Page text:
Forgot your password?  

Resources for students & teachers

This eBook from the Gutenberg Project consists of approximately 75 pages of information about October Vagabonds.
no means so pleased with beautiful Cohoctori Valley as we were.  Here, we gathered, was another beautiful ne’er-do-well of Nature, too occupied with her good looks to be fit for much else than prinking herself out with wild-flowers, and falling into graceful attitudes before her mirror—­and there were mirrors in plenty, many streams and willows, in Cohocton Valley; everywhere, for us, the mysterious charm of running water.  Once this idle daughter of Ceres used to grow wheat, wheat “in great plenty,” but now she could be persuaded to grow nothing but potatoes.

All this and much more we learned from a friend who drew up beside us in a buggy, as I was drinking from a gleaming thread of water gliding down a mossed conduit of hollowed tree-trunks into an old cauldron sunk into the hillside, and long since turned in ferns and lichen.  Colin was seated near by making a sketch, as I drank.

“I wouldn’t drink too much of that water, lads,” said the friendly voice of the dapper little intelligent-faced man in the buggy.

What! not drink this fairy water?

“Why, you country folk are as afraid of fresh water as you are of fresh air,” I answered, laughing.

“All right, it’s up to you—­but it’s been a dry Summer, you know.”

And then the little man’s attention was taken by Colin.

“Sketching?” he asked, and then he said, half shyly, “Would you mind my taking a look how you do it?” and, climbing down from his buggy, he came and looked over Colin’s shoulder.  “I used to try my hand at it a bit when I was a boy, but those blamed trees always beat me ... don’t bother you much, seemingly though,” he added, as he watched Colin’s pencil with the curiosity of a child.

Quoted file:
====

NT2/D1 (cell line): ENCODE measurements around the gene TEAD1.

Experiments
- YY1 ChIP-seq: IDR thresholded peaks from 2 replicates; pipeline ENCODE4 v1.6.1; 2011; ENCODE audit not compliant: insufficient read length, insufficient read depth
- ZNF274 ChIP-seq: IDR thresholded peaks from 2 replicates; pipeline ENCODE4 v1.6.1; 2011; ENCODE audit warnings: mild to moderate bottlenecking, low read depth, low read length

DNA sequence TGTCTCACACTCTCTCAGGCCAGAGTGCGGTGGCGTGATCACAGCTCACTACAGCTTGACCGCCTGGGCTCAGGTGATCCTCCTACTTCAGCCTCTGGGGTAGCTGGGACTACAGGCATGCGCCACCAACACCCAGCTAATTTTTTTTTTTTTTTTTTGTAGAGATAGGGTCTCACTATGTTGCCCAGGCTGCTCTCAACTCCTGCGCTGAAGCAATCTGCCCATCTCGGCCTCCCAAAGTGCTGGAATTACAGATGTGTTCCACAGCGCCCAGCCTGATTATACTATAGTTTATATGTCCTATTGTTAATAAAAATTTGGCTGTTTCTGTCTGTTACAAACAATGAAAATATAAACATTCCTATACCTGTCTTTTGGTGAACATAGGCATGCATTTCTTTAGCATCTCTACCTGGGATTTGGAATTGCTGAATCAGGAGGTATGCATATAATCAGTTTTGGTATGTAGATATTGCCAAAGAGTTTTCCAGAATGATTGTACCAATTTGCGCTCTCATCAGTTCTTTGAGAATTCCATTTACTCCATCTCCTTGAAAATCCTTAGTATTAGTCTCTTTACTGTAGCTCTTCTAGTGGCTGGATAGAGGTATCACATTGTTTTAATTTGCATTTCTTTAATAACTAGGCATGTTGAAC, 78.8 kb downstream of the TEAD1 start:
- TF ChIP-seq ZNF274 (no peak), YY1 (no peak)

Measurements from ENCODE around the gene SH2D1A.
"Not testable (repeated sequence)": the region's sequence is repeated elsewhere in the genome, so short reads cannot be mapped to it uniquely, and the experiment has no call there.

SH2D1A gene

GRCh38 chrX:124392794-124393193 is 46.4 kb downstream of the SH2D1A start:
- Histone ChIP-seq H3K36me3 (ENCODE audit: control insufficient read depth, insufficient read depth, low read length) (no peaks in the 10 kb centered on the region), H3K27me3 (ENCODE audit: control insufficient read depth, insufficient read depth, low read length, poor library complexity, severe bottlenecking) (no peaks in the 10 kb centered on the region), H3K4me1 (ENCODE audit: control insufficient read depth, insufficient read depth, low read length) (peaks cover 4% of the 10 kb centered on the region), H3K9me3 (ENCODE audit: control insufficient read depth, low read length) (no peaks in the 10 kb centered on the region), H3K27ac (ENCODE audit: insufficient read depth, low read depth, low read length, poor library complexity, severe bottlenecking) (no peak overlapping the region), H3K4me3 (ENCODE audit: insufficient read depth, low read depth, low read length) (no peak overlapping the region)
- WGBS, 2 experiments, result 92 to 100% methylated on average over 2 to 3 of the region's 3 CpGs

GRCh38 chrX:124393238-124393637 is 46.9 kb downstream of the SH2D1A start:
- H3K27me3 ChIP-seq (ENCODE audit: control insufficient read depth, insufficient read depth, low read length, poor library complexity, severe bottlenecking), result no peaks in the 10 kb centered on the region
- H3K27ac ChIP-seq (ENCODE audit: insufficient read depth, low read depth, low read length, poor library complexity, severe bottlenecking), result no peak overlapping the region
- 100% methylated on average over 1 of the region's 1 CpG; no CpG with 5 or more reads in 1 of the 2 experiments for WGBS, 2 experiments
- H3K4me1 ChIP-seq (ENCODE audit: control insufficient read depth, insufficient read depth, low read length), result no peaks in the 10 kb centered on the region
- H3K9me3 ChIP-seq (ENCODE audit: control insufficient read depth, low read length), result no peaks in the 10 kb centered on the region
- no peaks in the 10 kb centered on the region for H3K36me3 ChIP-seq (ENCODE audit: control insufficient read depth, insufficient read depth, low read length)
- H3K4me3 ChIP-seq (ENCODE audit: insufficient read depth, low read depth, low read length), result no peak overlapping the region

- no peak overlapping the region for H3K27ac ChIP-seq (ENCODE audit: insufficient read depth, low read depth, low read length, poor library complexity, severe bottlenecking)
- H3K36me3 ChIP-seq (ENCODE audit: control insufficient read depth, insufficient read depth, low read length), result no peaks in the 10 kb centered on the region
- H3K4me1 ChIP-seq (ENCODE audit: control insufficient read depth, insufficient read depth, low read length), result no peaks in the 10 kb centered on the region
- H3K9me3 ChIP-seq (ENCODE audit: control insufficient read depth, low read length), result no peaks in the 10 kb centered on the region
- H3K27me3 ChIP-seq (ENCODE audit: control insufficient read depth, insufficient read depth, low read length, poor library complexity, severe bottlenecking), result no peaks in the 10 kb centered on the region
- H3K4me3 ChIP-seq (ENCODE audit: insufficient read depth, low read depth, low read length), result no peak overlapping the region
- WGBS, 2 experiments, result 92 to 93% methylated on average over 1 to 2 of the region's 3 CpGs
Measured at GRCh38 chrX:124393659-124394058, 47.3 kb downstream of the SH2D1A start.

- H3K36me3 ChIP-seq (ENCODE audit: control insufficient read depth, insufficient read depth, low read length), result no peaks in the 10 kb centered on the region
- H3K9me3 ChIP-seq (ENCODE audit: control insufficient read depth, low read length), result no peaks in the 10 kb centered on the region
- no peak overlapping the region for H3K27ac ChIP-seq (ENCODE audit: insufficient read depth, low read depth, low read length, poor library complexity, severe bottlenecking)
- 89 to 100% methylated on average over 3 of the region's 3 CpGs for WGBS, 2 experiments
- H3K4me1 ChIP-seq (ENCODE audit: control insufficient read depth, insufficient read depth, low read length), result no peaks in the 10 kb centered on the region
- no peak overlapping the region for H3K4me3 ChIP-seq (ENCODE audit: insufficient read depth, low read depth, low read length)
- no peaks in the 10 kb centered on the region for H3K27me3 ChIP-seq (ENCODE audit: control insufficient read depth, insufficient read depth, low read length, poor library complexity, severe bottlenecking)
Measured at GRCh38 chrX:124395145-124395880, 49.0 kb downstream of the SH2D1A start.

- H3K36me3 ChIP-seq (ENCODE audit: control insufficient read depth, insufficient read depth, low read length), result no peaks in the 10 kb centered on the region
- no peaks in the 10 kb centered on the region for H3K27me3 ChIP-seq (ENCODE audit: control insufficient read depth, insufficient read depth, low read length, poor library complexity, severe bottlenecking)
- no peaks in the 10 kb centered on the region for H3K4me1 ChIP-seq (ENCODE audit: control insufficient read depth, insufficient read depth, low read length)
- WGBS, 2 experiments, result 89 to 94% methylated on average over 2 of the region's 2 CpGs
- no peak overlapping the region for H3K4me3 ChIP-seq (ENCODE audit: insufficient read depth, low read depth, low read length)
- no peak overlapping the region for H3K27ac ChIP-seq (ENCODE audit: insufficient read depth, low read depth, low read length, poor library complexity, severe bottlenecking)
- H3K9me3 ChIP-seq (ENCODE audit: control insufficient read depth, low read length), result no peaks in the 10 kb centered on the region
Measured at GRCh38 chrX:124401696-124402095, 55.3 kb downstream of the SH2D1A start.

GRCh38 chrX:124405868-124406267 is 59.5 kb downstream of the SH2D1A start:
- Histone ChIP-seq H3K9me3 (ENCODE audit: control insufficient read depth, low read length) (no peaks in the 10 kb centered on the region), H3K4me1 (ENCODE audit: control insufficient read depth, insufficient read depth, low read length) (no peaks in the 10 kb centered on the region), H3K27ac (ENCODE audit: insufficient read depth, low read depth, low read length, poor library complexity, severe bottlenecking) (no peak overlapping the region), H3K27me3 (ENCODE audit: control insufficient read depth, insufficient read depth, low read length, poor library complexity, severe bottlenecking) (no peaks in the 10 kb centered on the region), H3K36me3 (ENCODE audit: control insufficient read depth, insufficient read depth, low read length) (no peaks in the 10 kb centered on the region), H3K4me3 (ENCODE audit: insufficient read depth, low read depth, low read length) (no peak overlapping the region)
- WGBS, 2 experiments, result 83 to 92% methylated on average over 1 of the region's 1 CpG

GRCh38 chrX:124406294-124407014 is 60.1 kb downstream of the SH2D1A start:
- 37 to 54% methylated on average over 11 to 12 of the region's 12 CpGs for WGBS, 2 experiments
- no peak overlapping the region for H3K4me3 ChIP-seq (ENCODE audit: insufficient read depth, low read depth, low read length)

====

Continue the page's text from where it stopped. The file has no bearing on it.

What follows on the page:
“I’ve a little girl at home who does pretty well,” he continued after a moment, “but you’ve certainly got her skinned.  I wish she could see you doing it.”

His delight in a form of skill which has always been as magical to me as it seemed to him, was charmingly boyish, and Colin turned over his sketch-book, and showed him the notes he had made as we went along.  One of a stump fence particularly delighted him—­those stump fences made out of the roots of pine trees set side by side, which had been a feature of the country some miles back, and which make such a weird impression on the landscape, like rows of gigantic black antlers, or many-armed Hindoo idols, or a horde of Zulus in fantastic war-gear drawn up in battle-array, or the blackened stumps of giants’ teeth—­Colin and I tried all those images and many more to express the curious weird effect of coming upon them in the midst of a green and smiling landscape.

“Well, lads,” he said, after we had talked awhile, “I shall have to be going.  But you’ve given me a great deal of pleasure.  Can’t I give you a lift in exchange?  I guess there is room for the three of us.”

Follow Us on Facebook